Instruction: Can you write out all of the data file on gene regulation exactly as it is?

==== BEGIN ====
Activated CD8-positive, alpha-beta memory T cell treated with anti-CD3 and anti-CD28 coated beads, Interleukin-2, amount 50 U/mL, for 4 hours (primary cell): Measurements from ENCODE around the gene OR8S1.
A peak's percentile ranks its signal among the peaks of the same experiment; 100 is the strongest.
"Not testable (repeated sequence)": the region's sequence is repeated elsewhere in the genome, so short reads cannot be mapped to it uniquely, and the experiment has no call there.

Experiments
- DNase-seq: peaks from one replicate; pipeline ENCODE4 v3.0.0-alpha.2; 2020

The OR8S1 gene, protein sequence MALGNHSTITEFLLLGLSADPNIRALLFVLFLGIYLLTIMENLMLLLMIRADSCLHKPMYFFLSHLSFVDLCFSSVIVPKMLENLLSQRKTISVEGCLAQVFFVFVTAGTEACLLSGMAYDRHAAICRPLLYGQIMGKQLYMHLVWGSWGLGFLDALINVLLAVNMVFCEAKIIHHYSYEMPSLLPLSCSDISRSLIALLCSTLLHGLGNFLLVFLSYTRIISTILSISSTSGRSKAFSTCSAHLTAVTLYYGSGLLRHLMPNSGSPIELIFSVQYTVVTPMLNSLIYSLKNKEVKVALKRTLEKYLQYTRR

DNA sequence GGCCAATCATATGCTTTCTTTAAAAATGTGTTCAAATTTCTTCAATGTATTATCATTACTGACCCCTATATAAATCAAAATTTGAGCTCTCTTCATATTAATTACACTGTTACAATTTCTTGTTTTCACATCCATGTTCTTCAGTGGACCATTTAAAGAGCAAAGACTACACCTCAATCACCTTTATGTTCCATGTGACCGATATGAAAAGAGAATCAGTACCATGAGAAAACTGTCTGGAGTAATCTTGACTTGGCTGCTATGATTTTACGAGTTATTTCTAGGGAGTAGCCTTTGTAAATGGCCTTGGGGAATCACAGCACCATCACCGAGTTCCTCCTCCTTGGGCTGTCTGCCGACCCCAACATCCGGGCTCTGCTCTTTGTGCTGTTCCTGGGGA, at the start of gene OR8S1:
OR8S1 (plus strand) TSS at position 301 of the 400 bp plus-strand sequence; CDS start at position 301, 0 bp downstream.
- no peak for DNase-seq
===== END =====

Activated CD8-positive, alpha-beta memory T cell treated with anti-CD3 and anti-CD28 coated beads, Interleukin-2, amount 50 U/mL, for 4 hours (primary cell): Measurements from ENCODE around the gene OR8S1.
A peak's percentile ranks its signal among the peaks of the same experiment; 100 is the strongest.
"Not testable (repeated sequence)": the region's sequence is repeated elsewhere in the genome, so short reads cannot be mapped to it uniquely, and the experiment has no call there.

Experiments
- DNase-seq: peaks from one replicate; pipeline ENCODE4 v3.0.0-alpha.2; 2020

The OR8S1 gene, protein sequence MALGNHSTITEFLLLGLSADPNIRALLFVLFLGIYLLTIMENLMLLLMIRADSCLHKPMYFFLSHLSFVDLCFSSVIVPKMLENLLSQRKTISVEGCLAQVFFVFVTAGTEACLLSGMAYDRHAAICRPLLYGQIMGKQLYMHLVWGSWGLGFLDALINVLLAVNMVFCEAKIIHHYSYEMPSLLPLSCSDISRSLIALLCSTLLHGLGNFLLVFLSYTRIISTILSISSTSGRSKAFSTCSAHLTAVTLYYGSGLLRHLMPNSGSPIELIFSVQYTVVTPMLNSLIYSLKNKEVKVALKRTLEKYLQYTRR

DNA sequence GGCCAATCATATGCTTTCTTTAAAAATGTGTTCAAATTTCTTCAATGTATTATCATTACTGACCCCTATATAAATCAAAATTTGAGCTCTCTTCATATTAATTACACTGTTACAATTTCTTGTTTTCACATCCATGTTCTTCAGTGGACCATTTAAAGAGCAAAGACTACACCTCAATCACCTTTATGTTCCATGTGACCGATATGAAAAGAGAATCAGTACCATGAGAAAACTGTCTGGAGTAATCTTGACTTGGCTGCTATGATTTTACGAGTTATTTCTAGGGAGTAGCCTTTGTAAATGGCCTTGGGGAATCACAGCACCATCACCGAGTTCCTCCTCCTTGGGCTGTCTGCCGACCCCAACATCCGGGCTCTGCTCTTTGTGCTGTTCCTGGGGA, at the start of gene OR8S1:
OR8S1 (plus strand) TSS at position 301 of the 400 bp plus-strand sequence; CDS start at position 301, 0 bp downstream.
- no peak for DNase-seq